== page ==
Recognising the symptoms

If you want to stop shooting yourself in the foot, first learn to recognise self-sabotage in yourself and others.

It could be as simple as negative thoughts, or small actions like overeating right before an important presentation. Instead of sending blood to your brain, you send it to your stomach because you are nervous, worried or subconsciously want to prove to yourself that you're not, in fact, good at public speaking, say those who have studied the problem.

Fundamentally, you may see yourself as somehow inadequate or incompetent, and a mediocre presentation is just the evidence you were looking for to prove it yourself.

Self-sabotage can cross boundaries, too, for instance from the office to the home. Maybe you get promoted, but you go home the same night and start a fight with your partner, thereby making strides in one area but taking a step back in another. Hendricks says the basic problem is hitting the upper limit of how much positive feeling you can handle. He wrote, "Having a willingness to feel good and have life go well all the time is a genuinely radical act."

Continually raising the bar

There's more. Self-sabotage may come in the form of overcommitting yourself or habitually setting the bar higher, with the irony that your drive to reach the next level then stops you from ever reaching your ultimate goal.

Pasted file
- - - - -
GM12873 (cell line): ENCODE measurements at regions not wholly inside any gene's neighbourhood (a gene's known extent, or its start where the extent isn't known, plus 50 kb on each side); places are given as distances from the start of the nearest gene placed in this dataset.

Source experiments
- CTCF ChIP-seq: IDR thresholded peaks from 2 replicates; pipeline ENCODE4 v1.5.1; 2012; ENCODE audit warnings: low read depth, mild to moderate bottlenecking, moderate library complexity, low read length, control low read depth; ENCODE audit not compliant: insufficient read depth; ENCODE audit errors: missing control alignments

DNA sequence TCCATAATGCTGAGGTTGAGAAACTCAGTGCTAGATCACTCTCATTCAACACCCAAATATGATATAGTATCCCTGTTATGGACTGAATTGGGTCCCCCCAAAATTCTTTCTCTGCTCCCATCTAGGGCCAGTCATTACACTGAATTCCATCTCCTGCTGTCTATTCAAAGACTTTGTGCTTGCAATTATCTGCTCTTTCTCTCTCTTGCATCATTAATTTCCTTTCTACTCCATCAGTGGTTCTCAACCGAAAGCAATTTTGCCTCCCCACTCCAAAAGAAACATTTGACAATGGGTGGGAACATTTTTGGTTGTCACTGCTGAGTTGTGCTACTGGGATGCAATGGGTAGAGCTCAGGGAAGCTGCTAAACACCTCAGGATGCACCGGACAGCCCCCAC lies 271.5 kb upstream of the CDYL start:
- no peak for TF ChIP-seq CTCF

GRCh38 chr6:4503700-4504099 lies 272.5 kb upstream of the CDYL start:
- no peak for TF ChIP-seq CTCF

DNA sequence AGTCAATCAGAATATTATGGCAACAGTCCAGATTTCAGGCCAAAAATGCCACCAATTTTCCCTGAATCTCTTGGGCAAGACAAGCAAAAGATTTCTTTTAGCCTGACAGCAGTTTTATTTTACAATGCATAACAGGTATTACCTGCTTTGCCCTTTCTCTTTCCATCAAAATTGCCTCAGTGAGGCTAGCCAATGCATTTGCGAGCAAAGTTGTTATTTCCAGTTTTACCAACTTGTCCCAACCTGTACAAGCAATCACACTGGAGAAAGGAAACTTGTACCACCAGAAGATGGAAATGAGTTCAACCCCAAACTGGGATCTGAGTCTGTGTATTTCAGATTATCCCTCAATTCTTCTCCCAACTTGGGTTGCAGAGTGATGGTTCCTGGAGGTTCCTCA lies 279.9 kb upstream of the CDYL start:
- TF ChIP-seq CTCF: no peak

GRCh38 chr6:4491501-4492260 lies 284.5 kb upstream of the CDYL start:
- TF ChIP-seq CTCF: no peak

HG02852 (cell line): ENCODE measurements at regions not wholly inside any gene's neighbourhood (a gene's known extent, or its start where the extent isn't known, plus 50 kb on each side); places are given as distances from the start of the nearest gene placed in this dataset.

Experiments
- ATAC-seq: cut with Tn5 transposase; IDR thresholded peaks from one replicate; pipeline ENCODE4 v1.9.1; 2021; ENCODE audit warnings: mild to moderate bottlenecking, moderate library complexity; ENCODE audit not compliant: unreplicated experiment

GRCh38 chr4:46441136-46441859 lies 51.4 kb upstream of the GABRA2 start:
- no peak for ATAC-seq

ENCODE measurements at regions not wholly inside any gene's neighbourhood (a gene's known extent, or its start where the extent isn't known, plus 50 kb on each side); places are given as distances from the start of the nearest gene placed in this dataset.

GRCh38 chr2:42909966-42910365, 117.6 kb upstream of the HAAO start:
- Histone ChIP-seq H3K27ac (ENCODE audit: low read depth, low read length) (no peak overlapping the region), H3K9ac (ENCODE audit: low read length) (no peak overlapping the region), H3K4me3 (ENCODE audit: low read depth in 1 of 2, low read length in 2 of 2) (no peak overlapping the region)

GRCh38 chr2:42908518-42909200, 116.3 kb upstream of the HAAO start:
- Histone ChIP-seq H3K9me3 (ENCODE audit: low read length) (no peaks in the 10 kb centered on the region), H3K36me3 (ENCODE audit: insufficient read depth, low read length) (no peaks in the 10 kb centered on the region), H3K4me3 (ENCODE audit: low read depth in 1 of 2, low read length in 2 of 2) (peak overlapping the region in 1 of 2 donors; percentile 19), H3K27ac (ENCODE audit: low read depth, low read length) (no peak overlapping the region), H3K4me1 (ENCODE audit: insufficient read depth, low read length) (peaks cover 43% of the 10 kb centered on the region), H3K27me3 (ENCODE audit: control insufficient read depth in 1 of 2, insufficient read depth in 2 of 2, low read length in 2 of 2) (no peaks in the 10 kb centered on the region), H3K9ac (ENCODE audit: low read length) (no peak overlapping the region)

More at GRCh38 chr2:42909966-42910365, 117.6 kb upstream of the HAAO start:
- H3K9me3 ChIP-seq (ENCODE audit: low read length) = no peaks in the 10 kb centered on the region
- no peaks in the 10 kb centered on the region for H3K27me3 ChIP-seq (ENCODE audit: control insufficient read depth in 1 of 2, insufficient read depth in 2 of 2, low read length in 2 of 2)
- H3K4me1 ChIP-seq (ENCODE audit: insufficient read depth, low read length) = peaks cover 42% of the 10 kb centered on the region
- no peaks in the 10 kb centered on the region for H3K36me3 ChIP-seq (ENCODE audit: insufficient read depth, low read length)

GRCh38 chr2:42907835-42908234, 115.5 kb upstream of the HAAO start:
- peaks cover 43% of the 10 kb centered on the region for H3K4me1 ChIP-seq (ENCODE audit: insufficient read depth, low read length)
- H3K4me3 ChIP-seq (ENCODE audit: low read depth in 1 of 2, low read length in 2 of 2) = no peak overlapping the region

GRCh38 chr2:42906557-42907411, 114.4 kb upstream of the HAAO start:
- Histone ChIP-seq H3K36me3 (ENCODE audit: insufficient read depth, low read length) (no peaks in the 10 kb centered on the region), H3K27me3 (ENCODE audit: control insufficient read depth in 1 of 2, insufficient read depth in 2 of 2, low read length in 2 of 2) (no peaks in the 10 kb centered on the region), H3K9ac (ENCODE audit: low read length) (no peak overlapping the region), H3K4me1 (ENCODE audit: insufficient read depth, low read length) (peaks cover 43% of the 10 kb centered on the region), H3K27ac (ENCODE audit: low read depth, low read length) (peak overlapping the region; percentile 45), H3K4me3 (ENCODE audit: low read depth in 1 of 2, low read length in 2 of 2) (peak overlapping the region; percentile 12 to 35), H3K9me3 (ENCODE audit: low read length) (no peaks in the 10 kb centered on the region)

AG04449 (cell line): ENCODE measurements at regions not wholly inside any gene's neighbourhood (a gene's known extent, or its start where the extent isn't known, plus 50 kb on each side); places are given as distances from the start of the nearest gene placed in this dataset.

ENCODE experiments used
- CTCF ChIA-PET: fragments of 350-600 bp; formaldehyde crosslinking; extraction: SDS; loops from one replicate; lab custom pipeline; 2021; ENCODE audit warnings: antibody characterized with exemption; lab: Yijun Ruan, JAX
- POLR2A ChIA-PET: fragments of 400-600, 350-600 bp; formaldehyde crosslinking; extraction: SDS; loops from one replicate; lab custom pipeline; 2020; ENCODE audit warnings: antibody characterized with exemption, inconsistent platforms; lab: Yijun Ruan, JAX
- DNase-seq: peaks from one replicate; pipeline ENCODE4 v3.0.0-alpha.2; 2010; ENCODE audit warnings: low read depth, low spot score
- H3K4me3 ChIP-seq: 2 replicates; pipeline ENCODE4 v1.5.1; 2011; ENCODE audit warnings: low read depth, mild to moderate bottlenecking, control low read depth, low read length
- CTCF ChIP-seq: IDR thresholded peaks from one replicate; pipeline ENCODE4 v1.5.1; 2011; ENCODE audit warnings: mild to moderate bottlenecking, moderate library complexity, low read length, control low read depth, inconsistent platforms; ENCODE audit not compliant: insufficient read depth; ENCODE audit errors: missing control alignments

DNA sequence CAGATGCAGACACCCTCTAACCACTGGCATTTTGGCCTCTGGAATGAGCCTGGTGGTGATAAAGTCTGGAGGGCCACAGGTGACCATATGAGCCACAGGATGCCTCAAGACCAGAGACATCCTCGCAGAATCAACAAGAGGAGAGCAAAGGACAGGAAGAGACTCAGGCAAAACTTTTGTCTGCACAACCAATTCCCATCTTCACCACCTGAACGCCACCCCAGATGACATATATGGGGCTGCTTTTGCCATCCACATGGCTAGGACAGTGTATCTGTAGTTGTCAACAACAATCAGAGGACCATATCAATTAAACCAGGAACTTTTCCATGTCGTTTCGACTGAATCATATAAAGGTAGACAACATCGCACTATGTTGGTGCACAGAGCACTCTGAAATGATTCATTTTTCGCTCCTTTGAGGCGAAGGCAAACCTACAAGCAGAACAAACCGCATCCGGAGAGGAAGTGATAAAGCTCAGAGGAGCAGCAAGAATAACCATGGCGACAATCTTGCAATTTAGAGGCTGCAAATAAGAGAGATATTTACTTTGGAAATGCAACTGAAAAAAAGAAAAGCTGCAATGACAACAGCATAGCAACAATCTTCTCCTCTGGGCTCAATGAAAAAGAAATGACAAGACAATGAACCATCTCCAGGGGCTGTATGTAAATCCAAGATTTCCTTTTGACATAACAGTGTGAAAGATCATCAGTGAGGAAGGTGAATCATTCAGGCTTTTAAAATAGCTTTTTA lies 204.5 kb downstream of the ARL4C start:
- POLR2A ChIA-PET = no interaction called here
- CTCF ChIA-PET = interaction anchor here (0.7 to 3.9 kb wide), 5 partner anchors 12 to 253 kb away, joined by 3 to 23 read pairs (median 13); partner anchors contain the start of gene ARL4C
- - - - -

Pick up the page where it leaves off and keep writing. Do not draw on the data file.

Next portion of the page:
Erwin Oberender, a consultant and coach who wrote a book about self-sabotage, describes this as "not being able to take your foot off the gas."

Oberender, who worked with Sommer, also helped a man in his mid 40s who was a manager for an automobile industry supplier. The client came to Oberender complaining of never feeling really satisfied, though he had achieved success by many measures. "He was never his own cheerleader. And as soon as he was close to achieving something, he had another goal on the horizon," Oberender said. The man didn't pause to enjoy the success he had just attained and immediately set another Herculean goal.

He was never his own cheerleader. And as soon as he was close to achieving something, he had another goal on the horizon.

Oberender uses a variety of methods to help people, including a combination of kinesiology, bioenergy, consciousness, and cognition. He also encourages people to repeat key phrases to themselves, such as, "I'm allowed to be imperfect. I am allowed to withhold some of my energy and conserve it for other tasks."

Eventually, Oberender's client began to see and acknowledge his self-sabotage. "He found the brakes and decided consciously which projects would get gas or the brakes."

Up isn't the only direction